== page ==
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The giant penny and robotic T-Rex. Two iconic items collected in the Batcave. Don't believe me? Google images of the Batcave, seriously, they'll be in 90% of them. Arguably, the most iconic of the two would be the giant penny. A strange trophy for Batman to keep, but then again he's a man who vowed to put an end to crime with his fists so maybe we shouldn't question is decision making process. But where did this titanic tender come from? Some epic battle with one of the greats of the Rouges Gallery? Not really. It comes from a single issue involving the first appearance of a penny-themed villain, the Penny Plunderer. [caption id="" align="aligncenter" width="350"] He's thinking that, but opening his mouth to shout?[/caption] He was basically a guy who sold newspapers who was then later arrested for stealing pennies. So then he decide to create elaborate heists -- in true Gotham fashion -- with the theme of "pennies". The origin of The Penny has been retconned before, often times involving Two-Face, but regardless it got its start in a silly obscure one off Silver Age book. We'll know it's true origin, you and me, and that's what's important.
Hey, you know what's not funny? Child sexual abuse. So there'll be no jokes about that here. So in the issue, Spider-Man saves a kid from from his sexually abusive babysitter, and to get him to talk about what happened, tells him the story of being abused by his babysitter Skip Westcott. I guess Spider-Man could have straight lied to the kid's face but the comic doesn't so much as elude to that. No, the weirdest thing is how left field it is. Well, that's not really true, it was in Spider-Man/Power Pack #1, a comic co-published by Marvel Comics and the National Committee for Prevention of Child Abuse. It was basically made to teach kids about the gritty reality of sexual abuse. What I mean is, it seems like such a weird thing to add into the character's history. It seems like it would be such a big part of Peter's life, but it's virtually ignored. In the Power Pack story, it's one of the character's friends that has the abuse issue, which honestly makes more sense. And this isn't non-cannon. It's brought up again in a Spider-Man comic with the most unnatural dialog.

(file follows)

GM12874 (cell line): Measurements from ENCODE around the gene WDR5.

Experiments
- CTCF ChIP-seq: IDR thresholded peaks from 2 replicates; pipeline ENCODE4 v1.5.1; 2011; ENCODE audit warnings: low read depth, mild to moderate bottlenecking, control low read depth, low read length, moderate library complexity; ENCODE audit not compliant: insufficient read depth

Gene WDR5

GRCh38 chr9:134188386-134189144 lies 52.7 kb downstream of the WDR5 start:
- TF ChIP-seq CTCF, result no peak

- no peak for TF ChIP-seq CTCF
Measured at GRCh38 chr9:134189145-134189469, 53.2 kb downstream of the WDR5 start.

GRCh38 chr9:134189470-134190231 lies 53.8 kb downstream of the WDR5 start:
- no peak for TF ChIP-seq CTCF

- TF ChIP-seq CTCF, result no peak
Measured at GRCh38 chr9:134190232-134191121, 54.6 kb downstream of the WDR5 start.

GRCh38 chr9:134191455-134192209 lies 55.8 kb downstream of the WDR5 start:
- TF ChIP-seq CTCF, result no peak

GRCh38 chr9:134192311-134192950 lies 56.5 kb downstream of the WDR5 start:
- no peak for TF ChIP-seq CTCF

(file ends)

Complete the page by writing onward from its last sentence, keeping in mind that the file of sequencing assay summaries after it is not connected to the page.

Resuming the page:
They never show the Masked Man's face, but it's pretty obvious that it's the President we're talking about. If you still don't believe me, the arc's writer Steve Englehart writes, "I was writing a man who believed in America's highest ideals at a time when America's President was a crook. I could not ignore that. And so, in the Marvel Universe, which so closely resembled our own, Cap followed a criminal conspiracy into the White House and saw the President commit suicide." So in the Marvel Universe, instead of Nixon resigning from the Presidency, he splatters his brains all over the white house. I mean. That's got to be a big deal in that universe, right? There are cameras there, it had to be news -- THE BIGGEST NEWS, but no one has talked about it since. You'd think Captain America would be bringing up the memory of seeing an America President self terminate just feet away all the time. That can't be something you easily get past. Also, Marvel is supposed to be very close to our world. Other Presidents have appeared in Marvel comics. Obama has appeared in Spider-Man comics. That means that's in the history of the Presidency. It's probably a part of White House tours, "and that's the stain from when Richard Nixon shot himself in front of Captain America after his failed coup." There must be movies about it, dramatic oscar-winning movies about the downfall of Nixon, doomed to die disgraced before a disapproving anthropomorphic American flag.
There's a chance you've heard of this already. Artist Ethan Van Sciver, annoyed at Marvel, thought it would be fun to scatter hidden instances of the word 'sex' in the issue. Reports are unclear, but he probably giggled childishly through the whole book.
The exact number of instances is unknown, but it is at least 18, about one per page. They're often small, expertly hidden, appearing in everything from hedges, to hair, to whiskey.
It's a strange, awesome Easter egg that people have spent more time than they should have to seek out the three letter word. And who said comics where immature?